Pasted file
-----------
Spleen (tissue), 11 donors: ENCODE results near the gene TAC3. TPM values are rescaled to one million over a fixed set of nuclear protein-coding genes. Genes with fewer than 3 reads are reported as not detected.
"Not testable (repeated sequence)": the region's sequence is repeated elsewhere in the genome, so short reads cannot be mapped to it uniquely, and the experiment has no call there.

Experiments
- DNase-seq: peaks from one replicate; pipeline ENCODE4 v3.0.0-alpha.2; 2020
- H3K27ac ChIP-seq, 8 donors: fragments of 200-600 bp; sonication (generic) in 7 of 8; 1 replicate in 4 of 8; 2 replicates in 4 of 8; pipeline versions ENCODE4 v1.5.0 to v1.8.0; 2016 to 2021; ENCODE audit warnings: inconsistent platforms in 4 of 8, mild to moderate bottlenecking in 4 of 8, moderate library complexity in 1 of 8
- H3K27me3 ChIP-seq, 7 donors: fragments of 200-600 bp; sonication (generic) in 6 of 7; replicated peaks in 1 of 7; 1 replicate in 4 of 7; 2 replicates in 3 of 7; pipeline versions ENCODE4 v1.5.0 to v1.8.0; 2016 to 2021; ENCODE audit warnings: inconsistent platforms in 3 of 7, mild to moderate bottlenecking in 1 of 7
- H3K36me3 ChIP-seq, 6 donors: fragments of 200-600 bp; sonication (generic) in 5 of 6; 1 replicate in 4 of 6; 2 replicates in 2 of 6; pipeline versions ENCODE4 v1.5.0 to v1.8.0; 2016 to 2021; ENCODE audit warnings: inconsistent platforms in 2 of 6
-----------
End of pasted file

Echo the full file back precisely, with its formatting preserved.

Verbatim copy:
Spleen (tissue), 11 donors: ENCODE results near the gene TAC3. TPM values are rescaled to one million over a fixed set of nuclear protein-coding genes. Genes with fewer than 3 reads are reported as not detected.
"Not testable (repeated sequence)": the region's sequence is repeated elsewhere in the genome, so short reads cannot be mapped to it uniquely, and the experiment has no call there.

Experiments
- DNase-seq: peaks from one replicate; pipeline ENCODE4 v3.0.0-alpha.2; 2020
- H3K27ac ChIP-seq, 8 donors: fragments of 200-600 bp; sonication (generic) in 7 of 8; 1 replicate in 4 of 8; 2 replicates in 4 of 8; pipeline versions ENCODE4 v1.5.0 to v1.8.0; 2016 to 2021; ENCODE audit warnings: inconsistent platforms in 4 of 8, mild to moderate bottlenecking in 4 of 8, moderate library complexity in 1 of 8
- H3K27me3 ChIP-seq, 7 donors: fragments of 200-600 bp; sonication (generic) in 6 of 7; replicated peaks in 1 of 7; 1 replicate in 4 of 7; 2 replicates in 3 of 7; pipeline versions ENCODE4 v1.5.0 to v1.8.0; 2016 to 2021; ENCODE audit warnings: inconsistent platforms in 3 of 7, mild to moderate bottlenecking in 1 of 7
- H3K36me3 ChIP-seq, 6 donors: fragments of 200-600 bp; sonication (generic) in 5 of 6; 1 replicate in 4 of 6; 2 replicates in 2 of 6; pipeline versions ENCODE4 v1.5.0 to v1.8.0; 2016 to 2021; ENCODE audit warnings: inconsistent platforms in 2 of 6